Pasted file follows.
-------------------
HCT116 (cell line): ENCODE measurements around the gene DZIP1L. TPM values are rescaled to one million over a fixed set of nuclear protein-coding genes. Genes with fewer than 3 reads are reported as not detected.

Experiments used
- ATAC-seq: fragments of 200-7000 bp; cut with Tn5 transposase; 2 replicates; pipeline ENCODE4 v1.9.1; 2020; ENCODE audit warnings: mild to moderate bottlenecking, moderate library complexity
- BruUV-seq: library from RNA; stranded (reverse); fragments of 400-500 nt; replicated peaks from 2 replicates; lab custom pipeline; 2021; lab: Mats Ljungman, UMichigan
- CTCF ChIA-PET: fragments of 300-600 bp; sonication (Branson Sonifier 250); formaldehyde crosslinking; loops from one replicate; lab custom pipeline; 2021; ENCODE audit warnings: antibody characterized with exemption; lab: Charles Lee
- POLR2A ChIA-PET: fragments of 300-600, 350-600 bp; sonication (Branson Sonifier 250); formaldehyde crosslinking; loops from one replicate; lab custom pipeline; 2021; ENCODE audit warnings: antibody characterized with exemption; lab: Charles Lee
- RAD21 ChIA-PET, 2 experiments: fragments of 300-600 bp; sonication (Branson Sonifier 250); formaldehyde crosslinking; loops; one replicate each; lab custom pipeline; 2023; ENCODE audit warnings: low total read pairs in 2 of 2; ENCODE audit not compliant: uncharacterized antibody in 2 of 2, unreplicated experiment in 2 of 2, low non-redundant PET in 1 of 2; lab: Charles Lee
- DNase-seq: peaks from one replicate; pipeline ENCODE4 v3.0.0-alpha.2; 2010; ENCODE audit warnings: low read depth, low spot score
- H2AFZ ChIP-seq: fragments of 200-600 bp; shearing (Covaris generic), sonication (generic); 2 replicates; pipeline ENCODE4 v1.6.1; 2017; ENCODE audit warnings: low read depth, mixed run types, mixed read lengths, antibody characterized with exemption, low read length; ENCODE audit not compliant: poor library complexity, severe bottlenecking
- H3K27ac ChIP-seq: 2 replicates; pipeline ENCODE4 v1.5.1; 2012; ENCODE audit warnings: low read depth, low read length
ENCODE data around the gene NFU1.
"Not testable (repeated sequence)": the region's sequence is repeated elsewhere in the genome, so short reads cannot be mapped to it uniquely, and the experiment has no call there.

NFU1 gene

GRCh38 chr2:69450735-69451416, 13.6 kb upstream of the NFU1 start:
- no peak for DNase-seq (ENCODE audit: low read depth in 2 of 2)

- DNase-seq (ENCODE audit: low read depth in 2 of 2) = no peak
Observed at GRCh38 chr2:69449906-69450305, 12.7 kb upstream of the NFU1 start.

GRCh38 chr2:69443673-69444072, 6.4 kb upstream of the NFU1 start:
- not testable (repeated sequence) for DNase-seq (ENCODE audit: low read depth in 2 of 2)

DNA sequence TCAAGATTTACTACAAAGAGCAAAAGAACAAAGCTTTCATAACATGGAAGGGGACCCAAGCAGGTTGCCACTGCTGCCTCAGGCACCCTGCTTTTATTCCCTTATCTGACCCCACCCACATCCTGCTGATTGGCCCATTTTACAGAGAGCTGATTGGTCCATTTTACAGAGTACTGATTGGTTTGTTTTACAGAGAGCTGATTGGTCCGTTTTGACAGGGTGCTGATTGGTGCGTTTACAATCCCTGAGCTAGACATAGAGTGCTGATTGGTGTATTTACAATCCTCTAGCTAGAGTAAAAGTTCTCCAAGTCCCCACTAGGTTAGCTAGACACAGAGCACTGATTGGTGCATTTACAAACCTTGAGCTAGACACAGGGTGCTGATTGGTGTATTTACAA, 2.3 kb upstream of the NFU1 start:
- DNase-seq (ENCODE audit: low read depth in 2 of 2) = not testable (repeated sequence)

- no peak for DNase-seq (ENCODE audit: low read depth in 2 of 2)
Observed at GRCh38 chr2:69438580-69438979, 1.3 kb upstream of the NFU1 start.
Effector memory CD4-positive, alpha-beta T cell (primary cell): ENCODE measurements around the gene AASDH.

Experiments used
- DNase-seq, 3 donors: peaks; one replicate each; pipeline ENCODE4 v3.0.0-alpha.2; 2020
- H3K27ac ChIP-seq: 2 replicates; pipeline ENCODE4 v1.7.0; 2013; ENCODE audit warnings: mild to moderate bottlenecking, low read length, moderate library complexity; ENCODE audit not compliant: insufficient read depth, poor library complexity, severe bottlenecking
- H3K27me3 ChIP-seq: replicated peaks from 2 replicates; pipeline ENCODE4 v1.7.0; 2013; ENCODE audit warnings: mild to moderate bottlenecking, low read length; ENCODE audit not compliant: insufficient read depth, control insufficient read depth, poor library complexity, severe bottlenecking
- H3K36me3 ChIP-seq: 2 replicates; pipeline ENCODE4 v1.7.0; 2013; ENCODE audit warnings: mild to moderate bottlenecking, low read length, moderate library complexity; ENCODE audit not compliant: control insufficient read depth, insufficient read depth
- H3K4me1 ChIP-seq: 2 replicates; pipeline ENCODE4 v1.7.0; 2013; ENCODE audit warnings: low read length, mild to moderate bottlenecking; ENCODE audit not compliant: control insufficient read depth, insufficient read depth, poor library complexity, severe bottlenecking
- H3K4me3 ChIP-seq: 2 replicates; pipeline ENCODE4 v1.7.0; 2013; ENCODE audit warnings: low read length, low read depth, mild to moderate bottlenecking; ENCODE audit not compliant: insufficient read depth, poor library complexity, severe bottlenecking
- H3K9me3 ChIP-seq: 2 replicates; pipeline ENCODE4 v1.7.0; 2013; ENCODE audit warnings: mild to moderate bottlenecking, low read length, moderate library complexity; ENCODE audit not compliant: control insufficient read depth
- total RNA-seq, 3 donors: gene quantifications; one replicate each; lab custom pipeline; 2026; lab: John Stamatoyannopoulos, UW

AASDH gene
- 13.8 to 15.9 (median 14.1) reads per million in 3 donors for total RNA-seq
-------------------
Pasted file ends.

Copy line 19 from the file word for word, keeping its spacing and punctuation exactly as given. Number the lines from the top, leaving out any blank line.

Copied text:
- not testable (repeated sequence) for DNase-seq (ENCODE audit: low read depth in 2 of 2)